previous next

Curtius, Georg

One of the most distinguished classicists and philologists of the present century, born at Lübeck, April 16th, 1820. He pursued his studies at Bonn and Berlin, teaching for a time at the latter place and at Dresden. In 1849, he was made Professor Extraordinarius of Classical Philology at Prague, becoming in 1851 Professor Ordinarius. From Prague he was called in 1854 to a like chair at Kiel, and in 1862 to Leipzig. He died August 12th, 1885.

Curtius was the last and one of the greatest of the “old school” of classical philologists, and formulated in their final expression their etymological views. He was also profoundly learned in Greek, and in this department wrote a number of standard works: the Griechische Schulgrammatik (1852), which reached its fifteenth (German) edition in 1882, and has been translated into English in Dr. W. Smith's series in England, and forms the basis of Prof. Hadley's Greek Grammar in this country; also his Erläuterungen to the foregoing (1863, 3d ed. 1875) Eng. trans. (1870); the Grundzüge der Griechischen Etymologie (1858; 5th ed. in collaboration with Windisch, 1879), translated into English by Wilkins and England (1875-76); and Das Verbum der Griechischen Sprache (1873-76)—a very elaborate piece of work—translated by Wilkins and England (1880). Besides these important publications, he also put forth a treatise De Nominum Graecorum Formatione (1842); Die Sprachvergleichung in ihrem Verhältniss zur klassischen Philologie (1845); Sprachvergleichende Beiträge zur griechischen und lateinischen Grammatik (1846); Philologie und Sprachwissenschaft (1862); Zur Chronologie der indo-germanischen Sprachforschung (1867; 2d ed. 1873); Zur Kritik der neuesten Sprachforschung (1885); and in conjunction with Brugmann, G. Meyer, Fick, Windisch, and others, Studien zur griech. und lat. Grammatik, 10 vols. (1868-77). The ninth volume of this series contains Brugmann's famous paper on the nasal sonant, with which began the aggressive propaganda of the new school against the theories of Curtius and his predecessors. The new theories form the subject of a vigorous attack by Curtius himself in the Kritik mentioned above, in which he maintains the principle of “sporadic change” in addition to invariable phonetic law and the influence of analogy. (See Philologia.) In 1878, Prof. Curtius founded with Lange, Ribbeck, and Lipsius the Leipziger Studien zur klassischen Philologie.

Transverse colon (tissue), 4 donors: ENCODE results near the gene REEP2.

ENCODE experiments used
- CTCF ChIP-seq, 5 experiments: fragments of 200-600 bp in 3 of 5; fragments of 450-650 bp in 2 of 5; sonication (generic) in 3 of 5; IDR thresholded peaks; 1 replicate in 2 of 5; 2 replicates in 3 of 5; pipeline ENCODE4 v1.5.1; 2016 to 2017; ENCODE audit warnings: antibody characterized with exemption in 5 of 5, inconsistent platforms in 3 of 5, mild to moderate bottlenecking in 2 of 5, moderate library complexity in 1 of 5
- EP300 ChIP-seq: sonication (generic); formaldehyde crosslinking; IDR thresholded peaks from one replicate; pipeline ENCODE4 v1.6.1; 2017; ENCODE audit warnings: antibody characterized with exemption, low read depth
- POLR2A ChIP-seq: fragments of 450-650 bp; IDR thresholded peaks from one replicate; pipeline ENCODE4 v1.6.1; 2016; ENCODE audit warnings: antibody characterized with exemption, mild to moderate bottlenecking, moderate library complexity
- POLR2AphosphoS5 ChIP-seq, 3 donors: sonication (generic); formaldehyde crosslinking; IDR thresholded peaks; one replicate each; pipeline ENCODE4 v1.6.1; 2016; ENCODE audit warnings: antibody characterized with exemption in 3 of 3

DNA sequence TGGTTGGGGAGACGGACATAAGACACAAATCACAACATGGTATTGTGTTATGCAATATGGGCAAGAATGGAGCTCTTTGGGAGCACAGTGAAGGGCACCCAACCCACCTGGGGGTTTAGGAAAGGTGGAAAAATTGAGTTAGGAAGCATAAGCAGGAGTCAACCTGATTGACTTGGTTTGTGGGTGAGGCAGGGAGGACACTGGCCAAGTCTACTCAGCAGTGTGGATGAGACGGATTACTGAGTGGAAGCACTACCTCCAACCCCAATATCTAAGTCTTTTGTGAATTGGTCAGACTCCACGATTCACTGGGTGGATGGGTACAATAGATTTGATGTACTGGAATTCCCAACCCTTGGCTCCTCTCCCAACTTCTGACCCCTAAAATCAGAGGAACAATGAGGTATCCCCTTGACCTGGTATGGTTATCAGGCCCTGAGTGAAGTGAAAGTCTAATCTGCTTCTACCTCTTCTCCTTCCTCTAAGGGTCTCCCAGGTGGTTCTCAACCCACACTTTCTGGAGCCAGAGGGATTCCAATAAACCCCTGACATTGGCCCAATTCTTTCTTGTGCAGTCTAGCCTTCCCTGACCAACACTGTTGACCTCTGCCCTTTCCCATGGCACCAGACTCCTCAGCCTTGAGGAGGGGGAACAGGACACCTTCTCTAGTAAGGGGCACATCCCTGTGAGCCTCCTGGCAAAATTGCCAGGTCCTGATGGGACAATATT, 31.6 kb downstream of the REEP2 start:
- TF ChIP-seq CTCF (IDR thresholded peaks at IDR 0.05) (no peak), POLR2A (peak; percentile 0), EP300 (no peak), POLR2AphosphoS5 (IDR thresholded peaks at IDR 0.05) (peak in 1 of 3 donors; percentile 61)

hide Display Preferences
Greek Display:
Arabic Display:
View by Default:
Browse Bar: